Growing Food, Healthy Eating
How much of my food can I grow in a small garden area? This is the question I receive most frequently from residents interested in starting vegetable gardens. Like all things in life, the answer is: it depends. In this case, it depends on the size of the garden, the amount of sun, and what you want to eat. Since sun and garden space are difficult to change, the easiest way to eat more of your homegrown vegetables, is to start eating vegetables that are high yielding and easy to grow. Hence, we discover the magic of leafy greens. Leafy greens are a backyard food gardener's best friend. They are easy to grow, harvest, and cook. They produce an abundance of food even in low-light conditions. Moreover, they taste great,…
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History of Cabbage and Kale or Coles

History of Cabbage and Kale or Coles

Community
Cabbage and kale are among the hardiest and most nutritious vegetables a home gardener can grow with ease. Both are handsome in the garden, with colors ranging from pale green through dark battleship blue, to deep reddish purple. Flavors range from mild to strong, and both lend themselves to dishes both raw and cooked. The history of cabbage and kale is as flavorful as the vegetable! A History of Cabbage and Kale Cabbages, with their leaves formed into heads, are more sophisticated than kales. Greek and Roman colonists brought cabbages to the Black Sea region; Slavs were growing cabbages in the 9th century. Soon cabbages worked their way north into Russia. Within several centuries, Russian princes paid tribute with garden plots planted with kapusta (as they called cabbage) in addition…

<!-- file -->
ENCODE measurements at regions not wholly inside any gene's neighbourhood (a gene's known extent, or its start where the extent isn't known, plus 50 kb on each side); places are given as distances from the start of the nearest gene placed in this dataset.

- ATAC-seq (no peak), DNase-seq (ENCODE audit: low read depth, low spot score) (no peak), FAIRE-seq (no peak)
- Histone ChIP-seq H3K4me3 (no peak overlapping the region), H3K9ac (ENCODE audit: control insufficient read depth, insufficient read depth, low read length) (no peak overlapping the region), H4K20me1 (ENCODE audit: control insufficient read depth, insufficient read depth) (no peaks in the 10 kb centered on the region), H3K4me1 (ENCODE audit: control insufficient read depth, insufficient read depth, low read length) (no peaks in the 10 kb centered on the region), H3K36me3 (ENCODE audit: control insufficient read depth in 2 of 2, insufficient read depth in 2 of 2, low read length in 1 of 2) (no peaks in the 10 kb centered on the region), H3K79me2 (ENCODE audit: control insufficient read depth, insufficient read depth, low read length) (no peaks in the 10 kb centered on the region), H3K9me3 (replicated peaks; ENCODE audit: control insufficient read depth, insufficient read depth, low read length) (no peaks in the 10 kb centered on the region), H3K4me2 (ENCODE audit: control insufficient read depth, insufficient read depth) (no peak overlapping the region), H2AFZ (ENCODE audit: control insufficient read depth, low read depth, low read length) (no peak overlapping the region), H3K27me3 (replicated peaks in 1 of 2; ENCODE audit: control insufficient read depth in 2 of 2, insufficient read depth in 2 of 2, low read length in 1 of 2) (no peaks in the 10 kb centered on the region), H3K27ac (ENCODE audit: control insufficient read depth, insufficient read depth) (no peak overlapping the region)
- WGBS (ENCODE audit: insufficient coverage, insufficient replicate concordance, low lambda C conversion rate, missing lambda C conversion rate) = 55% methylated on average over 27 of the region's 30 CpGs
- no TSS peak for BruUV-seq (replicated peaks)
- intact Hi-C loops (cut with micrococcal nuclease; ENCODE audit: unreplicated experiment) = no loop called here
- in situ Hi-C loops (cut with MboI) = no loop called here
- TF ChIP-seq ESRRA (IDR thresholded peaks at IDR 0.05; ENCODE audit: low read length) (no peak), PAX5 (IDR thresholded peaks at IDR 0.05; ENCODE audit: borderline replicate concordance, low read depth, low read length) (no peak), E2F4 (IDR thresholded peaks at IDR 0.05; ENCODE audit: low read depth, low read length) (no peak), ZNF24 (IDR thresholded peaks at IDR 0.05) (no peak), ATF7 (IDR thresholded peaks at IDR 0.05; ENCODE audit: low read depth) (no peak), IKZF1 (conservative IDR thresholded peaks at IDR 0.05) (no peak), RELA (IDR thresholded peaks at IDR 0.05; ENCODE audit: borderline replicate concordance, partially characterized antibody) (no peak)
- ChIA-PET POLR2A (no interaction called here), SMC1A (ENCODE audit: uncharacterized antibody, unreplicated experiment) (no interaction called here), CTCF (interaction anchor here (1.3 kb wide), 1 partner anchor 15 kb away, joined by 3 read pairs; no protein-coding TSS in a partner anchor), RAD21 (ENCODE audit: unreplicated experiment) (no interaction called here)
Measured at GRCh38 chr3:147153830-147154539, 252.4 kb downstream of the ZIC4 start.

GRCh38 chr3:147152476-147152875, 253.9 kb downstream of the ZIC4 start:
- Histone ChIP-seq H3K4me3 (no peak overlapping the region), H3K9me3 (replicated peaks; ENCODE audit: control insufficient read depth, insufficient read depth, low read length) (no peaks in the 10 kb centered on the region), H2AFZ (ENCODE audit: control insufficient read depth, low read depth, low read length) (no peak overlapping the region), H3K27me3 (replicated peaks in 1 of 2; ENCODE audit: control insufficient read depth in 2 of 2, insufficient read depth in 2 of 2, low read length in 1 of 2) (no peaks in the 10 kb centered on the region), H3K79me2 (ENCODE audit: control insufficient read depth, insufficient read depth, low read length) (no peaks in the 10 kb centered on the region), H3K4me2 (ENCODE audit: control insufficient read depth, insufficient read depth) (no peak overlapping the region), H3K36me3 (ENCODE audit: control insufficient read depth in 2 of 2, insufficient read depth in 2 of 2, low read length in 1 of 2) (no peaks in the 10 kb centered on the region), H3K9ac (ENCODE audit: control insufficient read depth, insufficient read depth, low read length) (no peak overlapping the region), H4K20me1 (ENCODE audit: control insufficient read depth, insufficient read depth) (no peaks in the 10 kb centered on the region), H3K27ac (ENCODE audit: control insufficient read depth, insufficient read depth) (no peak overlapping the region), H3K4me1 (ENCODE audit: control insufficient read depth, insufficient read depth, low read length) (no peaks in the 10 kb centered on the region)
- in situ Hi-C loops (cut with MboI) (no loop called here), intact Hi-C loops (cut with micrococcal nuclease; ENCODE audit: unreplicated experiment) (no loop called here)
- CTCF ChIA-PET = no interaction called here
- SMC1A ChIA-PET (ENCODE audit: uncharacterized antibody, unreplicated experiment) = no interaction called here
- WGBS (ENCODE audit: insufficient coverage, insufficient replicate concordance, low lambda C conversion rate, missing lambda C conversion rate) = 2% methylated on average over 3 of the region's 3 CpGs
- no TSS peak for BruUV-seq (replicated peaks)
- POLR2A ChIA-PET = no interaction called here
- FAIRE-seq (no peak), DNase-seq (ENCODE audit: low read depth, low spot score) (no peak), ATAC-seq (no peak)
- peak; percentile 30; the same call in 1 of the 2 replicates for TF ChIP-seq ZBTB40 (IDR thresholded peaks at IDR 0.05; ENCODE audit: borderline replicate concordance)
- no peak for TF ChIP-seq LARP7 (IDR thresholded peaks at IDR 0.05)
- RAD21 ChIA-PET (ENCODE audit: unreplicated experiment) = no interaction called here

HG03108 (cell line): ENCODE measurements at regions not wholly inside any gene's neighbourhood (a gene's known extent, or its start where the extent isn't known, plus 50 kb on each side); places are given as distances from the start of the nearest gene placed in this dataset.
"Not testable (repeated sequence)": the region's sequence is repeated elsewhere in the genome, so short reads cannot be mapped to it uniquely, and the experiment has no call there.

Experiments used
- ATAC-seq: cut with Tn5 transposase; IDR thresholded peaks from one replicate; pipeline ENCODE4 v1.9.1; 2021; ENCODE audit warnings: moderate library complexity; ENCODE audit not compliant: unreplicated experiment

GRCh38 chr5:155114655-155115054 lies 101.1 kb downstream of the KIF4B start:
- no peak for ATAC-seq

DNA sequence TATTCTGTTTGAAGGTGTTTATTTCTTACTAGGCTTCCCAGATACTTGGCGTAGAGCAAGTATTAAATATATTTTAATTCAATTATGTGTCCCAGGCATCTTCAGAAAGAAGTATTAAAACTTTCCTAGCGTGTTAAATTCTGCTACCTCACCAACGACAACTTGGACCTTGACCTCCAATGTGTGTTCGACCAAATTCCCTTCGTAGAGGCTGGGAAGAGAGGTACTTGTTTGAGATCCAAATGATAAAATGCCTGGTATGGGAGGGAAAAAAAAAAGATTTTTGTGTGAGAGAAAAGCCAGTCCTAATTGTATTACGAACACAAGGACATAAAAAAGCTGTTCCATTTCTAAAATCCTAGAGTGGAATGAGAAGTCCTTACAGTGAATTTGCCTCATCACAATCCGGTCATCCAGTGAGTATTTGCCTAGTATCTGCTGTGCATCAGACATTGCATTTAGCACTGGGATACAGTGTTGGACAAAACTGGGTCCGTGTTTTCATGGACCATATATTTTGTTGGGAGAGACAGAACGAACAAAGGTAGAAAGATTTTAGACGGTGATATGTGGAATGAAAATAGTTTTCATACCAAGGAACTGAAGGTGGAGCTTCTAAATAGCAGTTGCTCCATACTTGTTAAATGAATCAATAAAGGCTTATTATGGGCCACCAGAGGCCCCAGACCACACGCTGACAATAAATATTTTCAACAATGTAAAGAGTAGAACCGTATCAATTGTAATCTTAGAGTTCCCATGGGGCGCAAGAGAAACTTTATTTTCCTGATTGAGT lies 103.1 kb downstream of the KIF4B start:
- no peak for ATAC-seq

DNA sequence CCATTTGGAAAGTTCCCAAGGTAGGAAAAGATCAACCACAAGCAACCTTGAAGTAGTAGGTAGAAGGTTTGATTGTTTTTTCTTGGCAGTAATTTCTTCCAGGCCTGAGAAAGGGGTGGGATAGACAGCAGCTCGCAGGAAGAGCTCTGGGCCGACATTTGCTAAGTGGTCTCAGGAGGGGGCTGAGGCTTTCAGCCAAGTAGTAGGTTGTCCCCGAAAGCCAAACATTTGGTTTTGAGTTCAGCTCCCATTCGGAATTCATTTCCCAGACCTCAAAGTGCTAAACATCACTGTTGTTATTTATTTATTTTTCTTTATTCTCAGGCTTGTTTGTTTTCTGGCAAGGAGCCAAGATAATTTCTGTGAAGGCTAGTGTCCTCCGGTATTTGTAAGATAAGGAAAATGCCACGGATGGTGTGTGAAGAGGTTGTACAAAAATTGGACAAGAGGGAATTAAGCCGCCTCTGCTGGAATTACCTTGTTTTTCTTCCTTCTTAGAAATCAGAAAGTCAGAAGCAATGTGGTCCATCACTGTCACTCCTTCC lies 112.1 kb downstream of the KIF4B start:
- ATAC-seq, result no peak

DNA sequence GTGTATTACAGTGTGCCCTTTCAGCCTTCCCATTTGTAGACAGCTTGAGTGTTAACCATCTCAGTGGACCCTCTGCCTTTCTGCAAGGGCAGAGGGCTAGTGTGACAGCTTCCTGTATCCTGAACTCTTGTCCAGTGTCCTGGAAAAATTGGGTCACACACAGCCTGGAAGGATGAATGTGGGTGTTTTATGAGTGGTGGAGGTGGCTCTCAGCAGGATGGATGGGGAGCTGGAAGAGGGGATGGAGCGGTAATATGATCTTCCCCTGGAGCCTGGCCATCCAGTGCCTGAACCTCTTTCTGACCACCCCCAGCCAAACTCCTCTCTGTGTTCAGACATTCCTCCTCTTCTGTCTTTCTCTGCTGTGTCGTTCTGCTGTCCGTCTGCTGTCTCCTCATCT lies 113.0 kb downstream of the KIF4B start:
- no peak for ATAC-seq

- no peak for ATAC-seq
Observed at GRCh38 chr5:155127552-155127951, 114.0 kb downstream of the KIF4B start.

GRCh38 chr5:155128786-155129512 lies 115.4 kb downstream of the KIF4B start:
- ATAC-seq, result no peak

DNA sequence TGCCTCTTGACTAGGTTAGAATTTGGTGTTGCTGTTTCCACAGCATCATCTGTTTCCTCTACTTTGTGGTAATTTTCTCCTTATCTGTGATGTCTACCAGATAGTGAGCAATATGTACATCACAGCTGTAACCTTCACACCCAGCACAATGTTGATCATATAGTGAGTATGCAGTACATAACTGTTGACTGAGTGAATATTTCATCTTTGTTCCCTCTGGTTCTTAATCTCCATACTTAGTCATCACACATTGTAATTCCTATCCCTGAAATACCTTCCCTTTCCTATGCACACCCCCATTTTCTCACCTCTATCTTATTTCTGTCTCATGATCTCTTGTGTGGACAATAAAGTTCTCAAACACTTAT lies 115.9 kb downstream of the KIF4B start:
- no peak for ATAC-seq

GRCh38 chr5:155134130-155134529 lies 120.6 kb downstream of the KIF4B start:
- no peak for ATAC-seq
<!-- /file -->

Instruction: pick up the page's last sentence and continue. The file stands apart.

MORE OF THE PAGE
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Cruciferous Vegetables for the Winter Garden

Cruciferous Vegetables for the Winter Garden

Growing Food, Organic Gardening
Dig in now - with cabbage, broccoli and cauliflower transplants - and a healthy harvest of these cancer-preventing vegetables will be ready to serve within two or three months. It is not too late to plant broccoli, cabbage and cauliflower, even in September in most places. These vegetables will survive most winters and then be ready to harvest in February through March. Cabbage, cauliflower and broccoli are among vegetables known as cruciferous - so named for the cross-like shape of their flowers - and have been widely documented in research around the world as having properties that prevent cancer. These vegetables should be planted in a sunny location, in rich, well-drained soil. All are hardy annuals that will tolerate evening temperatures in the 40-70 degrees range, so gardeners should watch…
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How to Grow Cabbage & Kale

How to Grow Cabbage & Kale

Growing Food
Learn How to Grow Cabbage and Kale If you'd like to learn how to grow cabbage and kale then you need to understand that they both prefer cool weather and can withstand light frosts. They grow best in full sun in rich (mix plenty of organic matter, such as compost, humus, well rotted manure, or leaf mold into the soil before planting), moist, slightly alkaline (pH 7.0) well-drained soil. To avoid any soil borne diseases, rotate crops; i.e., do not plant any members of the cabbage family (including broccoli, cauliflower, kohlrabi, rapini, Brussels sprouts, mustard) in the same place for four years. Start Cabbage Seed Indoors Start cabbage seeds indoors eight to ten weeks before the last frost date. Sow the seeds 1/2 inch deep, in sterile starting mix. Water…